The initial conflict of the documentary was Pippen’s decision to get surgery at the start of the 1997-98 season, instead of in the summer before. Pippen waited to get the surgery because he was angry at the organization for not extending his expiring contract. Pippen’s beef with management was more complex than merely not getting the extension and a little background is in order.
Pippen had signed a long term deal in 1991 right after winning the first title. The 1991 contract also came after an acrimonious negotiation. This was, in part, due to the Bulls’ style of contract negotiation. As Sam Smith wrote in “The Jordan Rules,” GM Jerry Krause would “offer ridiculously low contracts just to make [players] fume….Krause would compare a player unfavorably with others around the league and tell him the Bulls fully intended to enforce his contract. There was no bargaining with Krause.” Thereafter, owner Jerry Reinsdorf would come to the negotiations as the good cop and deals would be made.
In the summer of 1990, Pippen was frustrated and wanted a new contract (he made about $750,000 per year on his rookie contract that was in place through the 1992-93 season). Krause had already given Pippen a hard time. Jack McCallum wrote in “Dream Team,” that Krause “went so far as to not extend Pippen’s contract because he wanted to save money to offer $3.7 million to [1990 European draft pick Toni] Kukoc….You must understand this about the NBA: You can insult a player, even insinuate that someone is better than him, and maybe throw an insult about his mama. But when you mess with a man’s wallet, you’re asking for serious trouble.”
Pippen told Reinsdorf he was done dealing with Krause and Pipp threatened to hold out for a new contract. Smith wrote that “Reinsdorf was stunned….[Pippen] was under contract. He’d be taken care of, but he had to be there. It was an obligation. This was a contract, for God’s sake. You live up to contracts. That’s the way it was. Pippen said it was a bad contract and he had no intention of honoring it.”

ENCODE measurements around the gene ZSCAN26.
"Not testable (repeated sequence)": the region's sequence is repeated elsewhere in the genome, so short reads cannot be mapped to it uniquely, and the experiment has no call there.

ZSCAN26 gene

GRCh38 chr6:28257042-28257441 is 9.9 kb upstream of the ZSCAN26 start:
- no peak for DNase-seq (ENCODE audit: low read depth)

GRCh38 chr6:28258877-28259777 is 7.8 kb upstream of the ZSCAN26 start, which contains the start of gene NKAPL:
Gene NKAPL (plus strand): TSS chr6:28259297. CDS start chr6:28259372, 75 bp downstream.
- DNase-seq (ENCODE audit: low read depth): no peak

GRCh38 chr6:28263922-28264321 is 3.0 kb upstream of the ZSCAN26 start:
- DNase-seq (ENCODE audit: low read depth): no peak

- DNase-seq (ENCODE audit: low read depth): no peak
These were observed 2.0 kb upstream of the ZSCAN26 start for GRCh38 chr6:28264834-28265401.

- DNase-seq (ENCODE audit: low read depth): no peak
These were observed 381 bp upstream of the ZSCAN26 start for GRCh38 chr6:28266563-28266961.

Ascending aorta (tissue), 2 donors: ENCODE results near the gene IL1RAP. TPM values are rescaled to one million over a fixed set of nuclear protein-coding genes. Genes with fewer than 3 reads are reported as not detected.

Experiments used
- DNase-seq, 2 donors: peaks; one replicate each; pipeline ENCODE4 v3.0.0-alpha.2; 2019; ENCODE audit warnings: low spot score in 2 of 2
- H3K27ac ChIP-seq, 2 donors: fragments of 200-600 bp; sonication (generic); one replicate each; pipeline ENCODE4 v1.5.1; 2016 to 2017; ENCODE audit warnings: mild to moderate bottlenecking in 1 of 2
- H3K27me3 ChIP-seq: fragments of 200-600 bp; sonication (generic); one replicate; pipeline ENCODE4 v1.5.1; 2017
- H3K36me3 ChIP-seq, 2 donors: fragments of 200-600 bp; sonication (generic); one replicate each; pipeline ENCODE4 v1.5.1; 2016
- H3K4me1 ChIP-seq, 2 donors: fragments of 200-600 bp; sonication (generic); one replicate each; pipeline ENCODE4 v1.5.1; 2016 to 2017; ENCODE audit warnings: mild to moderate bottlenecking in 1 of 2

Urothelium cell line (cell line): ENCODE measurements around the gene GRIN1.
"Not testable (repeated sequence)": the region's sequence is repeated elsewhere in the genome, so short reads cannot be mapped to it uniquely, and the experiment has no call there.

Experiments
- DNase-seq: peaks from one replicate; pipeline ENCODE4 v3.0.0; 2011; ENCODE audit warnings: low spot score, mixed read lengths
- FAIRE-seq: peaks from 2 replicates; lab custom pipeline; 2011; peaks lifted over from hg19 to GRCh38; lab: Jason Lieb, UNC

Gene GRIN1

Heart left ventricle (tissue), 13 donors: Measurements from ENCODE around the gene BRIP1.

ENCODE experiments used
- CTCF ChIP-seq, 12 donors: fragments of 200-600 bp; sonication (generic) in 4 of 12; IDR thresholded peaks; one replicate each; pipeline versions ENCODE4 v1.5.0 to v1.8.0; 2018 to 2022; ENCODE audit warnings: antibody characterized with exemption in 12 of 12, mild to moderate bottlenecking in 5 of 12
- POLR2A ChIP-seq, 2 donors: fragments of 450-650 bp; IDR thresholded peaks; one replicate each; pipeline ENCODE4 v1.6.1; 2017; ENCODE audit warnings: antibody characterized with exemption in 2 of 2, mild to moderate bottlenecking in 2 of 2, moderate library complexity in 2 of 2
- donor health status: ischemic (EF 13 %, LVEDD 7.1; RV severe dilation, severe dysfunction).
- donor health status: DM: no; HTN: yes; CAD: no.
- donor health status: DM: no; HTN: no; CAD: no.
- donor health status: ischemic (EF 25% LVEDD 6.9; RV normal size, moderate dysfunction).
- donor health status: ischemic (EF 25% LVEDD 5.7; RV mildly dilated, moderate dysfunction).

In the end, Pippen’s agent convinced him that it would be a bad move to hold out, particularly since his last game was the Migraine Game where Pippen had played poorly. Pippen had a great season and was finally offered a five-year $18 million extension. At the time of the extension, things seemed fine. Pippen told the UPI: “it makes me feel great that Bulls management was so gracious and felt I deserved the contract I now have.” The deal then became almost instantly obsolete with the growing NBA revenues.
In “Blood on the Horns,” Roland Lazenby wrote that “Pippen made the egregious error of signing a long-term contract with the team, despite being cautioned against such a move even by team officials.” Why did Pippen take a deal that was likely to be below market quickly? Smith wrote that “Pippen remained deathly afraid of dying young, as his father had just a year ago, or being crippled like his brother. He played with a constant fear of a crippling injury.” This led to Pippen taking a deal that aged poorly. By 1997-98, Pippen was the sixth highest paid player ($2.75 million) on the team behind Kukoc, Ron Harper, and Luc Longley.
Some blame for this situation falls to Pippen himself. Take, as a contrast, Pippen’s teammate and fellow 1987 draftee Horace Grant. Grant also was peeved by the Bulls’ overly aggressive negotiations. They shared an agent but Grant’s decisions worked out a bit better. Instead of taking a long deal, Grant took a shorter three-year $6 million deal, which permitted him to hit the free agent market at age-29 in 1994.